THE HAWAIIAN ISLANDS
Called the “Sandwich Islands” during the nineteenth century, the Hawaiian Islands were a great, aquatic crossroads and “a destination for whaleships during nearly all their cruises in the Pacific Ocean, as well as other sailing vessels,” according to Oliver. “Between cruises on the various whaling grounds, a stop at Hawaii meant fresh provisions or a chance to transfer whale oil to a homeward-bound vessel.” The islands were so overrun withWesterners— frommissionaries, to merchants, to plantation owners— that many grocers and boarding houses catered to the tastes of Yankees, offering the sorts of roasts and pies and breads they enjoyed back home. Still, it was hard to avoid— or in many cases, resist— many of the islands’ local specialties, such as roast pork, fried goat, yams, poi (a porridge-like staple made from taro, a root vegetable similar to potatoes) and that exotic queen of island fruits, pineapple.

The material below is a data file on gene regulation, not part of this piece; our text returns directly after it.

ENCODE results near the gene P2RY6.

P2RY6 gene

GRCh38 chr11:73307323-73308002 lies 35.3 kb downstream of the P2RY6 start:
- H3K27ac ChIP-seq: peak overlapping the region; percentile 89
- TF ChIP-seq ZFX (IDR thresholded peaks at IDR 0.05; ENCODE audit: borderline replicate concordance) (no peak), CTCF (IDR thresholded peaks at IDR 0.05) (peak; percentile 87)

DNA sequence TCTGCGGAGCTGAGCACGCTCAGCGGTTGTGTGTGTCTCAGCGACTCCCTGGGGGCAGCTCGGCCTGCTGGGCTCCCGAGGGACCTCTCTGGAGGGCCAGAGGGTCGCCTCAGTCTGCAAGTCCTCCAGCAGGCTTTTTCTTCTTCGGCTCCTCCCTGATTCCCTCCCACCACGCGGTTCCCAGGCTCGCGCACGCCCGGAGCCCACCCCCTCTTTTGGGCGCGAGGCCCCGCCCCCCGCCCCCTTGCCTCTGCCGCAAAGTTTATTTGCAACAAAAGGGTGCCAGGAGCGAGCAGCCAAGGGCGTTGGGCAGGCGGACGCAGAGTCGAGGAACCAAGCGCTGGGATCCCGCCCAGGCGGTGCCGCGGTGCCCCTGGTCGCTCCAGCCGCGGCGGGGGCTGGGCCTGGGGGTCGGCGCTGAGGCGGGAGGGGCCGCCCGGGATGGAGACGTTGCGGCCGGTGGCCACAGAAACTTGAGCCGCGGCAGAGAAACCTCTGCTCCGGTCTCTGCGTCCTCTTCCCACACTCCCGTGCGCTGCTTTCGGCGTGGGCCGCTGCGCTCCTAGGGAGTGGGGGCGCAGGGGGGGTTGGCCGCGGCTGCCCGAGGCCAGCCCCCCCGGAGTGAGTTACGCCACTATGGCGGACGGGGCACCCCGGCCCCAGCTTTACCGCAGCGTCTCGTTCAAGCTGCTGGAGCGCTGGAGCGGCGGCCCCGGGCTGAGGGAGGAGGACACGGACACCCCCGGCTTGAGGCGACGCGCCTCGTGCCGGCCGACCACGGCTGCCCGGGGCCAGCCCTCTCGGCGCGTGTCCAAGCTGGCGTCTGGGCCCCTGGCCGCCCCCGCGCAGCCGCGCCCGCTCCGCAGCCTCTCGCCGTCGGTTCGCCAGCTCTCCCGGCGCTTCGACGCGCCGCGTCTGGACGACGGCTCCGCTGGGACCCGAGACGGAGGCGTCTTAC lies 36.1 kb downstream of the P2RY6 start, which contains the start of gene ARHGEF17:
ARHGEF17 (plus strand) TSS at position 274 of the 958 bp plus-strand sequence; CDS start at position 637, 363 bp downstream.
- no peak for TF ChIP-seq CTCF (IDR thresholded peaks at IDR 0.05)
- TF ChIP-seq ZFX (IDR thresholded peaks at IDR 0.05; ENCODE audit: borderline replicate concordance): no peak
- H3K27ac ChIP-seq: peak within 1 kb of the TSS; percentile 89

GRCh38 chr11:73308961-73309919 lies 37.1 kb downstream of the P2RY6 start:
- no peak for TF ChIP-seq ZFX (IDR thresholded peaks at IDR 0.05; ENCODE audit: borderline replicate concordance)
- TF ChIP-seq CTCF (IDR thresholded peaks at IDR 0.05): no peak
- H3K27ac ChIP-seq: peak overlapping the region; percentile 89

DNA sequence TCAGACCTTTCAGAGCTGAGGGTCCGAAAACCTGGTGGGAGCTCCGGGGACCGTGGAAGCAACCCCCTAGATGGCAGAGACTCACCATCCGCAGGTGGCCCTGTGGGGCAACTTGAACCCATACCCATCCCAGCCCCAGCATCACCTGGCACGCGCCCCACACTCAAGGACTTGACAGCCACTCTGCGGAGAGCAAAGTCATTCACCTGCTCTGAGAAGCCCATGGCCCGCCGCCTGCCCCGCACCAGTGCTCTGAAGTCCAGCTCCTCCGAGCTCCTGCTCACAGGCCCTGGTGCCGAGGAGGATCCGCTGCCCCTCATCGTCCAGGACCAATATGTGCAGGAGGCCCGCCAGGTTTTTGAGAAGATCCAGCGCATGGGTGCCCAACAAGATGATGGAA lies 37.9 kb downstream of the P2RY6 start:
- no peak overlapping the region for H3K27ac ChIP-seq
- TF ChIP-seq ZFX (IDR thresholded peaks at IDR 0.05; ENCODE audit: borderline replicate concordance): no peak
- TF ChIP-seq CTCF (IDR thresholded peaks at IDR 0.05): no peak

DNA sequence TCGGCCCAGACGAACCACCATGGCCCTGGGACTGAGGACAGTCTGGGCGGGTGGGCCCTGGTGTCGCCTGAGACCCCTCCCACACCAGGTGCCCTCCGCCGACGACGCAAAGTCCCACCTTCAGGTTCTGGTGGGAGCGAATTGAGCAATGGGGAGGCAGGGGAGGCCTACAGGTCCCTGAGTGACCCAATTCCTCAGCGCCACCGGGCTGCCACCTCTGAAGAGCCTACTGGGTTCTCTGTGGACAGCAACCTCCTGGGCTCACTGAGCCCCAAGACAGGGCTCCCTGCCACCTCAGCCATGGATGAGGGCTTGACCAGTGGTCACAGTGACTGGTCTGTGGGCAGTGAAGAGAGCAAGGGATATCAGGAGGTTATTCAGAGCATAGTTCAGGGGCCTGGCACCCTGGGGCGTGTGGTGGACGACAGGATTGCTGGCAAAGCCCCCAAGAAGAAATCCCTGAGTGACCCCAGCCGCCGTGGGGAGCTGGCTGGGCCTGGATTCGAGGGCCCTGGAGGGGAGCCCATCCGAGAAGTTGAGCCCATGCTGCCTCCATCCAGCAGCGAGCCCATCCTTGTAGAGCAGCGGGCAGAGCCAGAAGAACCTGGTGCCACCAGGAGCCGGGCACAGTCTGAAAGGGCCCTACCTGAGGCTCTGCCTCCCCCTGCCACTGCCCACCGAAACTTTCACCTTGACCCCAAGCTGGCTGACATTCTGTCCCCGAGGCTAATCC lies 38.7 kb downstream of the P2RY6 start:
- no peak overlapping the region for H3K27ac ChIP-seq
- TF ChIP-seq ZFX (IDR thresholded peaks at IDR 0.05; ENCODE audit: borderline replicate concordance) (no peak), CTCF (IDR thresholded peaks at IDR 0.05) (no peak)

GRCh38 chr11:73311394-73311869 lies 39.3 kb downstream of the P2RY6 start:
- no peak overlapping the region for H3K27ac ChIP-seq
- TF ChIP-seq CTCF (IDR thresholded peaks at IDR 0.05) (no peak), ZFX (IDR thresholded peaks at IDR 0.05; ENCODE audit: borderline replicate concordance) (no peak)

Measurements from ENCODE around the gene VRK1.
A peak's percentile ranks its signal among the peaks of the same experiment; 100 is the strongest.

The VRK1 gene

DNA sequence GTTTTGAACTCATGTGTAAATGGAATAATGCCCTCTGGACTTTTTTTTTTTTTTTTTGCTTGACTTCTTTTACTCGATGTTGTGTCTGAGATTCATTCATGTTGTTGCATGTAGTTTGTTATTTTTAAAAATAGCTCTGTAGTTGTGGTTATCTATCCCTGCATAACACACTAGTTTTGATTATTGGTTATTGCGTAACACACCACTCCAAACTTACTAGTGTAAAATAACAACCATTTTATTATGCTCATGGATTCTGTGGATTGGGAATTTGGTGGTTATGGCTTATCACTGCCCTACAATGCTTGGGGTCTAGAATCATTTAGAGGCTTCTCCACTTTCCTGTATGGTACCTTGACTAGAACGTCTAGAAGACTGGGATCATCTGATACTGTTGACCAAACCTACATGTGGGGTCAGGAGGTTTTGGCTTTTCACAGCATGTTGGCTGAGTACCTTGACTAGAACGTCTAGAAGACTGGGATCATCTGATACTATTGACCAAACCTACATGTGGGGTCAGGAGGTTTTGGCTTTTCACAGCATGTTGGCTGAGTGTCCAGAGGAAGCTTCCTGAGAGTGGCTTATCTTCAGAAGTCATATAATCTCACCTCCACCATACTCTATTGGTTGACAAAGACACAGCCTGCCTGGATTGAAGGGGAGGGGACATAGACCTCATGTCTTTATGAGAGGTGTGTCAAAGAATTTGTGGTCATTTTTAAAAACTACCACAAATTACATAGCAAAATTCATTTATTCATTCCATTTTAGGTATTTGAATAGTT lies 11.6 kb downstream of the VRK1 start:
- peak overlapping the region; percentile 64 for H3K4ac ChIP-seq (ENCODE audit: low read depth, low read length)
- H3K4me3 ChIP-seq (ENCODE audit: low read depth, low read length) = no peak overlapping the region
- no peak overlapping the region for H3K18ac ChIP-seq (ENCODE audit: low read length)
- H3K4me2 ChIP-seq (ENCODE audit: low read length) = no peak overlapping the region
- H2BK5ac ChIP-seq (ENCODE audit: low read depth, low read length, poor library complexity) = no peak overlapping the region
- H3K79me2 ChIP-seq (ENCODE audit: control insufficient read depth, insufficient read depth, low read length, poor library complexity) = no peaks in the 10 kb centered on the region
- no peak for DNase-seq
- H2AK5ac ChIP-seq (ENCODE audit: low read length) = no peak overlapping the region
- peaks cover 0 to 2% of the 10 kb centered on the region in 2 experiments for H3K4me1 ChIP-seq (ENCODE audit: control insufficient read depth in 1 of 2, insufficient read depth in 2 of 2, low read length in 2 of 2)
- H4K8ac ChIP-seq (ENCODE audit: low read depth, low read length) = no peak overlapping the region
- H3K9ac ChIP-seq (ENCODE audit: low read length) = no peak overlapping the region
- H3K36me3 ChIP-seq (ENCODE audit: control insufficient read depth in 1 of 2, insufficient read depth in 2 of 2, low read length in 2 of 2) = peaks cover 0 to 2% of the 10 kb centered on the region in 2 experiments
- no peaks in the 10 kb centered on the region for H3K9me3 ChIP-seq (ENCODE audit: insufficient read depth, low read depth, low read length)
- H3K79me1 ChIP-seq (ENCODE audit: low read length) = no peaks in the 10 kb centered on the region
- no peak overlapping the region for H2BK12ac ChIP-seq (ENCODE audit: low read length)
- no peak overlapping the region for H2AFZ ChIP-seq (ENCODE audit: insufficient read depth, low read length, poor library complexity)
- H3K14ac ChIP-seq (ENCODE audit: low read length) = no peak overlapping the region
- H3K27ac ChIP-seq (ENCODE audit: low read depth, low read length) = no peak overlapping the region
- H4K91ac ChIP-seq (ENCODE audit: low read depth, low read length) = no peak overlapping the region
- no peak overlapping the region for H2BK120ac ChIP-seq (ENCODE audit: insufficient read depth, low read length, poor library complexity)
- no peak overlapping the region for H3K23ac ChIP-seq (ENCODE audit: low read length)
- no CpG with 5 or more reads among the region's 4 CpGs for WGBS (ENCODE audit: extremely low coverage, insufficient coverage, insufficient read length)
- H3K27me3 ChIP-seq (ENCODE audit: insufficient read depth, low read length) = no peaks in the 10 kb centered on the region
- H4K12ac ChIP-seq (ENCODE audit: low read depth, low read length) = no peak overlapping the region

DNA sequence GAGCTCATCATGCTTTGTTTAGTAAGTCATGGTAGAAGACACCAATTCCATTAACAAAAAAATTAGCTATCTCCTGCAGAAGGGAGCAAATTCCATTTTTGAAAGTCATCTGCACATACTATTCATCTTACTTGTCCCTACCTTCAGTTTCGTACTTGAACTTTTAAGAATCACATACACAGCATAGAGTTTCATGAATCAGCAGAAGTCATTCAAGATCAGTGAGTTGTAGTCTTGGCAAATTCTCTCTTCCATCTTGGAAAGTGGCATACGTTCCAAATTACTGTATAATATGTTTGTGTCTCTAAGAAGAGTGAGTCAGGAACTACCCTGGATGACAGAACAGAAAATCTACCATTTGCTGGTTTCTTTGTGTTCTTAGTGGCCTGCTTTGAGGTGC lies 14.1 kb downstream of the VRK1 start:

“We get pineapples so easily in the grocery store today, but it was such an extraordinary experience for people to have back then,” said Oliver.
Oliver adapted the following recipe for “Pine-apple Ambrosia” fromthe popular cookbook, “The Dinner Year Book” byMarion Harland, published in 1878.
Cover the bottom of a glass dish with a layer of pineapple. Add a layer of coconut, sprinkle with sugar, then sprinkle the layers with sherry. Repeat the layers, using up all the ingredients; finish with a layer of coconut. Serve immediately.
Nearly 100 years after its last whaling voyage, theMorgan will depart on June 14 to historic New England ports, including Newport, R.I.; Vineyard Haven, Mass; New Bedford, Mass.; Stellwagen Bank NationalMarine Sanctuary, Boston, Mass; and back to New London andMystic with a stop at the Cape Cod Canal to participate in its centennial celebration. The ship’s stop in each port will be accompanied by a dockside exhibit customized for each location. —